The oddities of internet advertising
In the course of browsing the internet, I find all sorts of advertising. This is nothing new; even I’m trying to get word out on things like this blog and First Contact Is Bad For You. To this end, I’ve been doing a lot of graphical design work in GIMP, and I’ve been learning a LOT about the field from it – take for instance this banner ad I designed.
I consider myself an amateur at this, but I think it fits the main criterions of an advertisement – eye-catching, informative, not annoying or gimmicky, etc. Hopefully, not the sort of thing that someone would download AdBlocker for.
On the other hand, someone’s decided that, in fact, they don’t have to be informative. They clearly think there’s no need to even tell potential audiences the NAME of your product, otherwise they wouldn’t have approved and uploaded an advertisement like this:
Technically, it’s far from the worst possible example. Whoever made it had the decency to put SOME visual cues into the thing, so that anyone who decides to click it has some idea of what to expect, what with the police car and the low polygon count. I did some basic research, and this lead to a website called “TimeWasterz”, which, as you would expect, specializes in online video games. You won’t find anything particularly interesting there, but they do have such favorites as “Counter Kill”, “Park Your Ride”, “Mafia Driver 3″… what do you mean you’ve never heard of such things? Oh right, you can’t be expected to play all the latest shovelware. So it was basically one of a million generic web gaming sites, probably designed to entice prepubescent boys in search of freebies, like OneMoreLevel.com. I also found a variety of shoddy advertisements on the site; some were of the anti-informative “Play” variety, others ripped off well known licenses, like Mario, and so forth.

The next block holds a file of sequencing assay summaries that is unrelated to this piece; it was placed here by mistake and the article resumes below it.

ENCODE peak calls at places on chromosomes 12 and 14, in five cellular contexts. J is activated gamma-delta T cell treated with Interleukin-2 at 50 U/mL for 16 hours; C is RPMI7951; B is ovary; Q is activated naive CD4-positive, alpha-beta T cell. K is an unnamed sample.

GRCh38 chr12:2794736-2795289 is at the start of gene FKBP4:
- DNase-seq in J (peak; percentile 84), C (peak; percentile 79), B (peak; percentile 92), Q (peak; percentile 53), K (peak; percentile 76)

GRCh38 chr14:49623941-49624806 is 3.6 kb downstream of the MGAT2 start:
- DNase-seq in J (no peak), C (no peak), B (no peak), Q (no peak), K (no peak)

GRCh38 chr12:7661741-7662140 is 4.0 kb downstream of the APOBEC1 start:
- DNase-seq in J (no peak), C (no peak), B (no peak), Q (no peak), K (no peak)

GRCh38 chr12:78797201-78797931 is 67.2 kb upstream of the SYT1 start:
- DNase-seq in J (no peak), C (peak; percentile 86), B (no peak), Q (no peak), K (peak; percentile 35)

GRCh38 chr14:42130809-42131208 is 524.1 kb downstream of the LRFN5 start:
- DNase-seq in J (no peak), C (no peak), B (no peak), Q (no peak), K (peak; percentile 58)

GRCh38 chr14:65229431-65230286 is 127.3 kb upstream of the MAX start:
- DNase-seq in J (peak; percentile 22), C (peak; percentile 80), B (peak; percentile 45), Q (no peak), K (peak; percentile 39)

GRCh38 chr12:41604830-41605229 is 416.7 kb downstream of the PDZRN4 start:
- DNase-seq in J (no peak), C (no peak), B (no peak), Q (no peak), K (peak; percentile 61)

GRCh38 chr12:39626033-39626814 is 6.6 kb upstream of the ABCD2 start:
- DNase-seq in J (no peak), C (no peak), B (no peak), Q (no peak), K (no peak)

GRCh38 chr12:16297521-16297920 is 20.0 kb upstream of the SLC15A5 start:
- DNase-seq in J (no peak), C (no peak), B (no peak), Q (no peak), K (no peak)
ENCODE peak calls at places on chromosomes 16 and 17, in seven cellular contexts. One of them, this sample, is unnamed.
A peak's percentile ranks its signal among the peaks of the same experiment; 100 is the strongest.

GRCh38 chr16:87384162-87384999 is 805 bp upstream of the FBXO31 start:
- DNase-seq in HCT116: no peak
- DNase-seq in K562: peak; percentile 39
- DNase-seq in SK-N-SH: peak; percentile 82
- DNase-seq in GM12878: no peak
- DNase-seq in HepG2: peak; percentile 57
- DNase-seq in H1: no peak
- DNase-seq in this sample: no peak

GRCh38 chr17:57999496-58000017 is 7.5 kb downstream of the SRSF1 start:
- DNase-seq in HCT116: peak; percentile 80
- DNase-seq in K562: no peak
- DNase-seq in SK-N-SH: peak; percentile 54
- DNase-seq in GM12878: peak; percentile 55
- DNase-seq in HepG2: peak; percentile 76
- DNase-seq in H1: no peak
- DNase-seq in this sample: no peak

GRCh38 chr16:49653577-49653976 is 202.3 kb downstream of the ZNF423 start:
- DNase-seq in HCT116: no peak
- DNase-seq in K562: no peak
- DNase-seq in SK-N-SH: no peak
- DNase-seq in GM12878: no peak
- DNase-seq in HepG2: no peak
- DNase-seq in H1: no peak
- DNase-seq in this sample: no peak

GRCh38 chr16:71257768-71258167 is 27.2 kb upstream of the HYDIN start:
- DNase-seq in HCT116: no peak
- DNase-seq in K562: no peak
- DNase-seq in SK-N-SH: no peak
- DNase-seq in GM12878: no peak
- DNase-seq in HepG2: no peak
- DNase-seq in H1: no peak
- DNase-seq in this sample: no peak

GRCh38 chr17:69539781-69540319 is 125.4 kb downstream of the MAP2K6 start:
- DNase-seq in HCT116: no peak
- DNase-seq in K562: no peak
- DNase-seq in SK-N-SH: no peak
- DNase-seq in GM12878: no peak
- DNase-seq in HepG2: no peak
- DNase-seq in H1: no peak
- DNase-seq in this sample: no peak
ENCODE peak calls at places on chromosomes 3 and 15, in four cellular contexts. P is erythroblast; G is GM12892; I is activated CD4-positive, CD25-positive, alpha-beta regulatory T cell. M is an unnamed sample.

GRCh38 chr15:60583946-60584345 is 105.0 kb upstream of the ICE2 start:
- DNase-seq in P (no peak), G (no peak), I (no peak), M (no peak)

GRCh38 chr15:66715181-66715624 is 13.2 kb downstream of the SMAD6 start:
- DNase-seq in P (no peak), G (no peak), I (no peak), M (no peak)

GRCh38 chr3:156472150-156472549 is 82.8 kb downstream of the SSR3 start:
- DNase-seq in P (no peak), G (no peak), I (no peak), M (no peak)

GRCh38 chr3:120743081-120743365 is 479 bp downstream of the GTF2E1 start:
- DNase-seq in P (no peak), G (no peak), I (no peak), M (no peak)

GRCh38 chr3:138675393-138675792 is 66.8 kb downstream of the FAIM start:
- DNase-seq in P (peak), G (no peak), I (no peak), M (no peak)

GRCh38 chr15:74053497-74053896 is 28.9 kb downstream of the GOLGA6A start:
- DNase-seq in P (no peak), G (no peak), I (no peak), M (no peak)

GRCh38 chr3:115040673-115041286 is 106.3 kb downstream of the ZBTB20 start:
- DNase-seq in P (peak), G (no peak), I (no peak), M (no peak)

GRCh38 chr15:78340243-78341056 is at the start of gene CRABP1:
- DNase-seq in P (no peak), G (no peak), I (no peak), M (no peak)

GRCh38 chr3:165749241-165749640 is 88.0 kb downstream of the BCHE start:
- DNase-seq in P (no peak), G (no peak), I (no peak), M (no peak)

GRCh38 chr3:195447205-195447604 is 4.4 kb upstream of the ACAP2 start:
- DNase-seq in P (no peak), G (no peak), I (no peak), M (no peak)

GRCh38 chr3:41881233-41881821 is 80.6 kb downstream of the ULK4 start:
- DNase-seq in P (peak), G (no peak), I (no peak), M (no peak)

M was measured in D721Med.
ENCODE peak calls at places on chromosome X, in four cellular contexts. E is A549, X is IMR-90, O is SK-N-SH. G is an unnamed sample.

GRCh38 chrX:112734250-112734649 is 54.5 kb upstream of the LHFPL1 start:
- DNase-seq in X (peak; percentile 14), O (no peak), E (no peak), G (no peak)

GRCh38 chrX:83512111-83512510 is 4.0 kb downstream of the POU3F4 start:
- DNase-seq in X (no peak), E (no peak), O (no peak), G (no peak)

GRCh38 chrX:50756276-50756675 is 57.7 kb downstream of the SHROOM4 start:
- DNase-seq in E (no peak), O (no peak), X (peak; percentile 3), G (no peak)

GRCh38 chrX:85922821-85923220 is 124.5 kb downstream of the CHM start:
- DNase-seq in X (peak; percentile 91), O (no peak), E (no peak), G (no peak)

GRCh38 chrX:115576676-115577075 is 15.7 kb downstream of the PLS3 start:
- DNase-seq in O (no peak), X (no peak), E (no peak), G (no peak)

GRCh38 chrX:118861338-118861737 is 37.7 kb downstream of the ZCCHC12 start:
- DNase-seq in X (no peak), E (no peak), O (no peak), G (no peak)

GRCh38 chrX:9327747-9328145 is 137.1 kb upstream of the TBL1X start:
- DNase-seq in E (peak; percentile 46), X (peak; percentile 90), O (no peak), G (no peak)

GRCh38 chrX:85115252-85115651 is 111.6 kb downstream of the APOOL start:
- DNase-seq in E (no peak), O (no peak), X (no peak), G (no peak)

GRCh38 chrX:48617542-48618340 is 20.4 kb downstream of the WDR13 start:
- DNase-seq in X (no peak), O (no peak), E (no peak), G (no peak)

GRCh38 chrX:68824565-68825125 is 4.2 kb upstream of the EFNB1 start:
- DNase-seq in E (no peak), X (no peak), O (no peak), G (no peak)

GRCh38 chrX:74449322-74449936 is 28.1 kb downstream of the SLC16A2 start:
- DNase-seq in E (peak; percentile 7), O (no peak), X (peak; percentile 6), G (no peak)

I didn’t stop there, of course. First, I went to Quantcast and looked the site up – their traffic varies significantly, but for most of the months mentioned, over 50,000 (possibly unique? I don’t know) people visited the site each month. That’s an awful lot for one of these fly-by-night ‘arcades’, but most of them fell into the under-18, low-income part of the population, which was to be expected. Then, I found that the company directly responsible for the advertising services was called “Ideal Internet”. They supposedly manage web traffic for a bunch of these sites – besides the aforementioned TimeWasterz, there were a bunch of other crappy online ‘arcades’ with very similar page designs. II’s website is full of incoherent corporate babbling – for instance, check out their “About” page. Here’s some samples:
1. Our goal is to direct users to the appropriate website which best fits their interest.
Sounds honorable enough, but as an online gamer, I’d rather go to a GOOD, reputable Flash portal like Kongregate, Newgrounds, or Armor Games. The type of site you serve is the type I’d like to avoid.
2. This website should then be reconfigured in order to accommodate each audience group. Non-valuable traffic should be “equally traded” to another related website where it may hold more value.
In other words, they don’t want periphery demographics, and are willing to shunt them all over the place. Also, note how they’re more interested in redesigning websites so that they’re relentlessly targeted towards specific demographics than they are making user-friendly content.
3. This form of advertising is best suited for internet users who have no intention or real purpose online other than to waste time. Arcade websites present a near perfect environment for interactive advertisements and there is an abundance of internet gamers.
So in short, children. Quantcast is backing me up here. They rarely do their research beforehand, and also lack the judgement to avoid these dodgy advertisements/sites.
It’s an amusing combination – they’re working to ensnare an audience that not only isn’t capable of fighting back, but is difficult to profit off due to its lack of funds. That, combined with the fact their products are of inferior quality, is sure to catapult them into the public name overnight. The sad thing is that this sort of thing probably actually works – IdealInternet has been around since 2009 or so (according to a WhoIs lookup), and most people wouldn’t spend 3 years on the internet doing something completely ineffective.